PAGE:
However, OS X.5 Server includes a wiki server to build workgroup intranets.  I've managed to create a pretty decent looking wiki for our group.  I still need to figure out how to enable read-only access for people not in our group, so they can view our procedures and download forms.  The default workgroup wiki settings require users to authenticate before they can view the pages we create.

Future services on the box will also include file sharing, once I get an XRAID connected.

Monday, October 13, 2008

New Blackberry Curve

My employer issues me a Blackberry 8330 Curve since I am one of the floor captains in our building.  We have an unlimited data plan and I've never gotten any complaints about using it to surf the web outside of normal business hours, though I didn't feel comfortable putting my personal email accounts on the device.  It does have a few disadvantages, though:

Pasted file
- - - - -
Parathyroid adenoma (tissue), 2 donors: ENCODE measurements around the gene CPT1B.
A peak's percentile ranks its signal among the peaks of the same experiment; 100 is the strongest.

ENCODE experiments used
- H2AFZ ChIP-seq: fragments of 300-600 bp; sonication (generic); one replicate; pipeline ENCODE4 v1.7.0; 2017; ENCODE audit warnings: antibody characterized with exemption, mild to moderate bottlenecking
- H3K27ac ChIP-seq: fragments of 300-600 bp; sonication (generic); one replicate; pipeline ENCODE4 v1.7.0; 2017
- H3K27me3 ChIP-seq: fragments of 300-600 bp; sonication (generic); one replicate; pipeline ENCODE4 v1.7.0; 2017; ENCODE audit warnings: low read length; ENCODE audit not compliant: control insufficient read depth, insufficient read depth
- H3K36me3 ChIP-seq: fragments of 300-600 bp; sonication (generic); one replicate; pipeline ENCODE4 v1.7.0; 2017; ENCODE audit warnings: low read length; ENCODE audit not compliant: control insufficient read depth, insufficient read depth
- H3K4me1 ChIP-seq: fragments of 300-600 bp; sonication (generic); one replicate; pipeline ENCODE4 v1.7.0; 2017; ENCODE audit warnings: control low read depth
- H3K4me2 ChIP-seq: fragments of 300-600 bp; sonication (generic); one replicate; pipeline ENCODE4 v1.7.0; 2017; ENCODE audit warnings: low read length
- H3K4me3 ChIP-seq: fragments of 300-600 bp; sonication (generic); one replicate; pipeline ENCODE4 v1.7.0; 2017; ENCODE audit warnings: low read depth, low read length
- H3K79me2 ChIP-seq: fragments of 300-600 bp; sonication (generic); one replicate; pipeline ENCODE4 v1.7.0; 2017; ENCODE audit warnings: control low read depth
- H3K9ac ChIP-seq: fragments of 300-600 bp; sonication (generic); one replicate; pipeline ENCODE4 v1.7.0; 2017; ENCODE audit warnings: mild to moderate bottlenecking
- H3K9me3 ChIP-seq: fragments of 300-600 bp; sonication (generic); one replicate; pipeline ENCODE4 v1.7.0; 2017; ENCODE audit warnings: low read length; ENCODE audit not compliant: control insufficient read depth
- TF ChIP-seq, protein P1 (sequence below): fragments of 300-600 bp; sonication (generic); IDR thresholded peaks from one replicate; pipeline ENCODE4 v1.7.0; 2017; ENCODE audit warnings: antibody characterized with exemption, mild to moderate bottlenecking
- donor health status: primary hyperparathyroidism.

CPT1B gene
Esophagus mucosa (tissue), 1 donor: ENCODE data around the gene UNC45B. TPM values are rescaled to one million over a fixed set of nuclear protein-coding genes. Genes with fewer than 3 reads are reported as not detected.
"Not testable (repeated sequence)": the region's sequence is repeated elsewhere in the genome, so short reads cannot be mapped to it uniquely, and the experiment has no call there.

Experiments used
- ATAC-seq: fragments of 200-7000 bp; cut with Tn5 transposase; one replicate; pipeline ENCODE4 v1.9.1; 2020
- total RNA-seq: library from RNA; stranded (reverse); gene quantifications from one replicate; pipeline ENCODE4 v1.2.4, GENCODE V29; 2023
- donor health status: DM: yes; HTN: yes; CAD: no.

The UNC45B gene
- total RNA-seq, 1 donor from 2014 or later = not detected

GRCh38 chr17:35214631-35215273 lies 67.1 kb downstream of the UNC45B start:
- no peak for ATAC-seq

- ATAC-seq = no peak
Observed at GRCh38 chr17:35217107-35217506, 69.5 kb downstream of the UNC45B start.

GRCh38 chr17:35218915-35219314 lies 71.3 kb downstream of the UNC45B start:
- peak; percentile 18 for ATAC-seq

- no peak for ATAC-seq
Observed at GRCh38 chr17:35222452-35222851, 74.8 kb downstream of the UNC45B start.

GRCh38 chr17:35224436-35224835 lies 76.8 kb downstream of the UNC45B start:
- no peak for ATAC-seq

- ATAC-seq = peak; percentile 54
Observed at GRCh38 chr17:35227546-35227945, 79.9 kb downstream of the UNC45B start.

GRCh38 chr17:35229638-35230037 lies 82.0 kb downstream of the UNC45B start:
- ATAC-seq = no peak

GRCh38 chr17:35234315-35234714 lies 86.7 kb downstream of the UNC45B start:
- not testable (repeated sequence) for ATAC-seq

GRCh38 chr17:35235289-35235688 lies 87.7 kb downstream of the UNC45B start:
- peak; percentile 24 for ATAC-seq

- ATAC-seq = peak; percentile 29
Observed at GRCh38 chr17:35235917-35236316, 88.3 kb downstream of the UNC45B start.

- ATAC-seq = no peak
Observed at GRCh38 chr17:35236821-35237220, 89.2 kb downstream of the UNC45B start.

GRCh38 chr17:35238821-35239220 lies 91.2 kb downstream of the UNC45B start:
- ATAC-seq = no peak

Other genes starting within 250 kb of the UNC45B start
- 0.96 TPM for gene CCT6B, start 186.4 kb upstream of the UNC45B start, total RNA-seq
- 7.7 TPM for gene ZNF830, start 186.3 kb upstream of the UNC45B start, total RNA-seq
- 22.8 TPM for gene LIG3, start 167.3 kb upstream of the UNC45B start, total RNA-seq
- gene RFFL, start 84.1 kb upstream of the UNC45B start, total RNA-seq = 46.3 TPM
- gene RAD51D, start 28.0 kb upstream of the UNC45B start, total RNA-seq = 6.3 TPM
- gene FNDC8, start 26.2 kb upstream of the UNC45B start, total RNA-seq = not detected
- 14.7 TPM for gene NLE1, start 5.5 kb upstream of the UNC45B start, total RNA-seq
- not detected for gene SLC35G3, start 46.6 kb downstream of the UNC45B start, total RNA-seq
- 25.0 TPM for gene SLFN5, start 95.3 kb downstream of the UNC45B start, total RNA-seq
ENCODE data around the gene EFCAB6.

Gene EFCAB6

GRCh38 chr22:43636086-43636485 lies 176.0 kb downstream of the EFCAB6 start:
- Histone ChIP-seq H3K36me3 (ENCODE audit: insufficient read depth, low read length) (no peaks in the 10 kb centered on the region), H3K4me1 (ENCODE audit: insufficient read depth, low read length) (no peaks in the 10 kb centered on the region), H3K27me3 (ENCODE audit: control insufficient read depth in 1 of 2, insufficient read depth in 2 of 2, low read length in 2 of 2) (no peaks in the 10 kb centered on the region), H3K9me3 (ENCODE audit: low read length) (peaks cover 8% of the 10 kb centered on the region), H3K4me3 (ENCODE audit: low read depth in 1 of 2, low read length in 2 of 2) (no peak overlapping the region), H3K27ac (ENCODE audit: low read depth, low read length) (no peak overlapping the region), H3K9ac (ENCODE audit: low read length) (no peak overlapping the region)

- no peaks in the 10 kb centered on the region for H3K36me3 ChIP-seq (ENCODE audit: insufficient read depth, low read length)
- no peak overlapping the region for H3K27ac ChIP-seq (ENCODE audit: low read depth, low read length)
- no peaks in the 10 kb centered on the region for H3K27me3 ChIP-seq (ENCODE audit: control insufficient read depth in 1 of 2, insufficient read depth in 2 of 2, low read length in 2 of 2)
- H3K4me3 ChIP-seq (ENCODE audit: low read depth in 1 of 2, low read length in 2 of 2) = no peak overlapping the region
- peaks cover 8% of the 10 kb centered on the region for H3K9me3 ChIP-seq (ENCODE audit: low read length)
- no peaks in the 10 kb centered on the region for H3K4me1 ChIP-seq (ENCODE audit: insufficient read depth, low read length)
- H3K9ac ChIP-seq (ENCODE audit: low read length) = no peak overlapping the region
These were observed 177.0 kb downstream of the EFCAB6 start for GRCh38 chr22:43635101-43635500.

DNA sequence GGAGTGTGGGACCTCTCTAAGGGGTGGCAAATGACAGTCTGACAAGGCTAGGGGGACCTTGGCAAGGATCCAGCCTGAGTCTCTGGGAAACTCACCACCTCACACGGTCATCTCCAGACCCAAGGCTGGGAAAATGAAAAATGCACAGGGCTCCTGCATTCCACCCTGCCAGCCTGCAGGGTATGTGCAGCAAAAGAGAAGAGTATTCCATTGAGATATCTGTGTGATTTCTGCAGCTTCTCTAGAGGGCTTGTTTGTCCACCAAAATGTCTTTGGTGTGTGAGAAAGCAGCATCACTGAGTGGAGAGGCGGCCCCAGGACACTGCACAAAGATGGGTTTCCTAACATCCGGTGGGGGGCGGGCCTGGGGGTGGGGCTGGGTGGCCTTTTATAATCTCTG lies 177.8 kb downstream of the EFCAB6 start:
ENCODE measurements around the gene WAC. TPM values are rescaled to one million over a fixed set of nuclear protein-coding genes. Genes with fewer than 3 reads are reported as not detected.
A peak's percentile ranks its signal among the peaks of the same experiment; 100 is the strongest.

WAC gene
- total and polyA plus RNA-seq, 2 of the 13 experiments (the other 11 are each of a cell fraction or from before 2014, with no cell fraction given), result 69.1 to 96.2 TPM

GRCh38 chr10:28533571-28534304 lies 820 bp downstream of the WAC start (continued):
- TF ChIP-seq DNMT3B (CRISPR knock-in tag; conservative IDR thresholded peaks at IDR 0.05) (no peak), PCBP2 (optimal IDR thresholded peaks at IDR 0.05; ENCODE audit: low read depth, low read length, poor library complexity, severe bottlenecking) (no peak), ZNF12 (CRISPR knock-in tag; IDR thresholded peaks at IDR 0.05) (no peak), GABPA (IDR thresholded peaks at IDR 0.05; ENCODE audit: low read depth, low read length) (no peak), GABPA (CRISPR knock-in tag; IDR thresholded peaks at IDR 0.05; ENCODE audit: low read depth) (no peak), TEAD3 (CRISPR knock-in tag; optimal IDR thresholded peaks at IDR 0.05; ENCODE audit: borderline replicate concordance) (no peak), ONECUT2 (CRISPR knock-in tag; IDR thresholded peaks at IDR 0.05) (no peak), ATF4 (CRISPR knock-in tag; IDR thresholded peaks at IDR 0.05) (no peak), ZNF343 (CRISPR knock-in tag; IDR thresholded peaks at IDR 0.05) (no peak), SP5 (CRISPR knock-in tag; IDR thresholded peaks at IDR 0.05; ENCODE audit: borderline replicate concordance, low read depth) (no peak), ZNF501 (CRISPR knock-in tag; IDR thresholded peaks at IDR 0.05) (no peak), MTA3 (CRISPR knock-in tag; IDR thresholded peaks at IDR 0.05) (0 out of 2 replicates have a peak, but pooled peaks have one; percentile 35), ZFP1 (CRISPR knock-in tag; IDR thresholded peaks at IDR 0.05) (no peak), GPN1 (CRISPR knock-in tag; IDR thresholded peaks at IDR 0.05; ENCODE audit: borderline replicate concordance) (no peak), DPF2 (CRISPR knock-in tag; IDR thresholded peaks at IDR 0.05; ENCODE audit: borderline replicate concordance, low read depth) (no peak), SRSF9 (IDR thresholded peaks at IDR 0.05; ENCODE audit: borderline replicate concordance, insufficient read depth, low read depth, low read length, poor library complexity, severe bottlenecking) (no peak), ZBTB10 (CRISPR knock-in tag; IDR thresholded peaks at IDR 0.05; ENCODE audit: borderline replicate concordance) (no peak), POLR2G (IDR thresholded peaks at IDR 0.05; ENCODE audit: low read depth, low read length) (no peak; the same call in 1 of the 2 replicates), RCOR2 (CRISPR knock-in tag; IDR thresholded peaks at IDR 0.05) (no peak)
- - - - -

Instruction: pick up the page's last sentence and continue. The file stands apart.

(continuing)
1. The camera is disabled for security purposes.  Nevermind the fact that plenty of personally owned camera phones are allowed in the building.
  2. Tethering is disabled, so I can't use it to get my laptop online.  Even if tethering was enabled, T-Mobile just lit up their 3G network in Philly and my device supports only their EDGE network, which is much slower.
  3. Our carrier is T-Mobile.  We used to have Sprint, who has decent service in the Philadelphia area.  T-Mobile's network coverage is much spottier.
Last week I became eligible for Verizon's "New Every 2" promotion on my personal cell phone.  This is a promo wherein they give you $49.99 credit towards a new phone every two years.  Verizon also has the best cell network in this area, IMHO.